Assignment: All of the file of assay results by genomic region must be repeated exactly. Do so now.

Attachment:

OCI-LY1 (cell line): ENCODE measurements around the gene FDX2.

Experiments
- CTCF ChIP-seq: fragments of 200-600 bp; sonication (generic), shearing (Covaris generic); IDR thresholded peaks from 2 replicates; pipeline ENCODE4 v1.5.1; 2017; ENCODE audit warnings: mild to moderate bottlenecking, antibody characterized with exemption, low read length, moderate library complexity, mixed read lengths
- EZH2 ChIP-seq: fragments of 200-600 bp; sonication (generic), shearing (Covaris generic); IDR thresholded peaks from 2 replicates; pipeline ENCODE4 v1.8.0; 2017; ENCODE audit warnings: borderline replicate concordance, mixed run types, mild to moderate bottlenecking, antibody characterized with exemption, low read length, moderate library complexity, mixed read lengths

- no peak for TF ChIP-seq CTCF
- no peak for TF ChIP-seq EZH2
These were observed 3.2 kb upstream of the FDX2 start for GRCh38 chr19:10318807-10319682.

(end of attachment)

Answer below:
OCI-LY1 (cell line): ENCODE measurements around the gene FDX2.

Experiments
- CTCF ChIP-seq: fragments of 200-600 bp; sonication (generic), shearing (Covaris generic); IDR thresholded peaks from 2 replicates; pipeline ENCODE4 v1.5.1; 2017; ENCODE audit warnings: mild to moderate bottlenecking, antibody characterized with exemption, low read length, moderate library complexity, mixed read lengths
- EZH2 ChIP-seq: fragments of 200-600 bp; sonication (generic), shearing (Covaris generic); IDR thresholded peaks from 2 replicates; pipeline ENCODE4 v1.8.0; 2017; ENCODE audit warnings: borderline replicate concordance, mixed run types, mild to moderate bottlenecking, antibody characterized with exemption, low read length, moderate library complexity, mixed read lengths

- no peak for TF ChIP-seq CTCF
- no peak for TF ChIP-seq EZH2
These were observed 3.2 kb upstream of the FDX2 start for GRCh38 chr19:10318807-10319682.